Art. 68 shows that the discipline also ends with the congregation. By means of the “public announcements” the congregation is involved in the whole process, also all who originally may not have been aware of the sins or of the admonitions taking place. There comes a time when also the “private,” non-public sins have to be revealed to the congregation, although this is not the purpose; it is a “side-effect,” so to speak, of the announcement that there is a hardening in a specific sin.
Once the consistory has been informed by two or three witnesses that
their admonitions have remained without the desired fruit of repentance, the moment is not yet there that an announcement may be made to the congregation. A consistory would not even be allowed to act immediately upon the testimony of two or three witnesses. In the Old Testament we are told that an inquiry is necessary. When “it is told you and you hear of it, then you shall inquire diligently, and if it is true and certain that such an abomination has been done in Israel, then you shall bring forth to your gates that man or woman who has done this evil thing…” Deut. 17: 4, 5.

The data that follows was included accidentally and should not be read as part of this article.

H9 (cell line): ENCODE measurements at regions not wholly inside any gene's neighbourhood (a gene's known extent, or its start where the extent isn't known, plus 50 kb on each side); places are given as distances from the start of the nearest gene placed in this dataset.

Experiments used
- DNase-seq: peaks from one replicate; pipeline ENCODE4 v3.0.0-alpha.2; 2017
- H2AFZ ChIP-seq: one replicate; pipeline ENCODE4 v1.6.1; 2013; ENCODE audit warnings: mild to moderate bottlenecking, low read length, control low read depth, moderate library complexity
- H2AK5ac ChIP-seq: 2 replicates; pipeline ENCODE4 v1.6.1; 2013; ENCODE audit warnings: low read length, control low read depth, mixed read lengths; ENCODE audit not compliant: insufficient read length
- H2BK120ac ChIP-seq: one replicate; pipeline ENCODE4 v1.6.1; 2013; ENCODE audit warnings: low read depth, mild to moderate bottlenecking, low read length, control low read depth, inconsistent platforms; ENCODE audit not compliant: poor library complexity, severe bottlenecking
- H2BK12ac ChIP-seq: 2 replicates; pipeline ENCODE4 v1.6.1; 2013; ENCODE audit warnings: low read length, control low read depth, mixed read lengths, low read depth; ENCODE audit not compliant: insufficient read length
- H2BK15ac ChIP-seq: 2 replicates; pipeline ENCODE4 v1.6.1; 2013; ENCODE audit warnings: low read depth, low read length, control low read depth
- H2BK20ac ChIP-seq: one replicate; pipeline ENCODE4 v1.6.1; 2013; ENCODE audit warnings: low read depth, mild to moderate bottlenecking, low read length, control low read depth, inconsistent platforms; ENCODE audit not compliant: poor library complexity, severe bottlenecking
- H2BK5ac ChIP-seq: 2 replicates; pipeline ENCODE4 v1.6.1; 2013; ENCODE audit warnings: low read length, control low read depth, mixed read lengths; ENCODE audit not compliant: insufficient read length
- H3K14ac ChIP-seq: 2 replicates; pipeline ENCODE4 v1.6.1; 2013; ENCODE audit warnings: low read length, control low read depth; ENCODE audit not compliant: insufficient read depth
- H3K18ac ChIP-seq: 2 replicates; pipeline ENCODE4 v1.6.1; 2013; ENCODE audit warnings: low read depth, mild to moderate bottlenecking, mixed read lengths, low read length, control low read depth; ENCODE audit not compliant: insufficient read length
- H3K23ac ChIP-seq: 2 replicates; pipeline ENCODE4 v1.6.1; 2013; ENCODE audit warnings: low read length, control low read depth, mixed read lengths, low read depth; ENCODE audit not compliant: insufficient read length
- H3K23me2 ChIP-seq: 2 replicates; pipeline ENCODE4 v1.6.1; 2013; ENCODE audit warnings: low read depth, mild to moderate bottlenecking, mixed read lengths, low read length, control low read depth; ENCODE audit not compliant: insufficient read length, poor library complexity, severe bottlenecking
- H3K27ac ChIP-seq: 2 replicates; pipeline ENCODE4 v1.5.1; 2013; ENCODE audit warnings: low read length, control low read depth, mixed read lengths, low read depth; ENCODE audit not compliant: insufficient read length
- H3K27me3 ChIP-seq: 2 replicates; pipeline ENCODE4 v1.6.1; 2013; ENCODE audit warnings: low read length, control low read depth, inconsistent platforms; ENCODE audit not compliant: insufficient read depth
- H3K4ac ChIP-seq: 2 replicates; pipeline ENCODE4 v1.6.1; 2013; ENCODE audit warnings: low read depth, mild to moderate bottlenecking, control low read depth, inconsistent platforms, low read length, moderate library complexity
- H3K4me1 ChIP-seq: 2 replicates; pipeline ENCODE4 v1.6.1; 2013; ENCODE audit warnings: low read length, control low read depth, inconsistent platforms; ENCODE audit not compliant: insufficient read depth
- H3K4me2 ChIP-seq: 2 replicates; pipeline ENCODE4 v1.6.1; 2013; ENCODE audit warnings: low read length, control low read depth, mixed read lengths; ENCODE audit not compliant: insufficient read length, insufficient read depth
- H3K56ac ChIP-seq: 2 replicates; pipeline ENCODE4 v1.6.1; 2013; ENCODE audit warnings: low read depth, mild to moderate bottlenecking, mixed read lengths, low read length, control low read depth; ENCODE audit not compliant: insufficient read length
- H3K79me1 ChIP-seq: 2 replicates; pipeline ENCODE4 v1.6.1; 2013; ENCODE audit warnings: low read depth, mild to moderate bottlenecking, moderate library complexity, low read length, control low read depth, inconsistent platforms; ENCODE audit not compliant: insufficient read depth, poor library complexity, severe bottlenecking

From this it follows that a consistory has to start an investigation of its own, not only with reference to the hardening in sin but also with reference to the question whether the alleged transgression has indeed been committed. As in Israel the ultimate responsibility rested upon the shoulders of the judges, so it rests upon the shoulders of the consistory in our days. The testimony of the witnesses gave the consistory the reason to take the matter to hand, and their testimony is of extreme weight and importance, but no consistory is allowed to proceed solely on that testimony alone.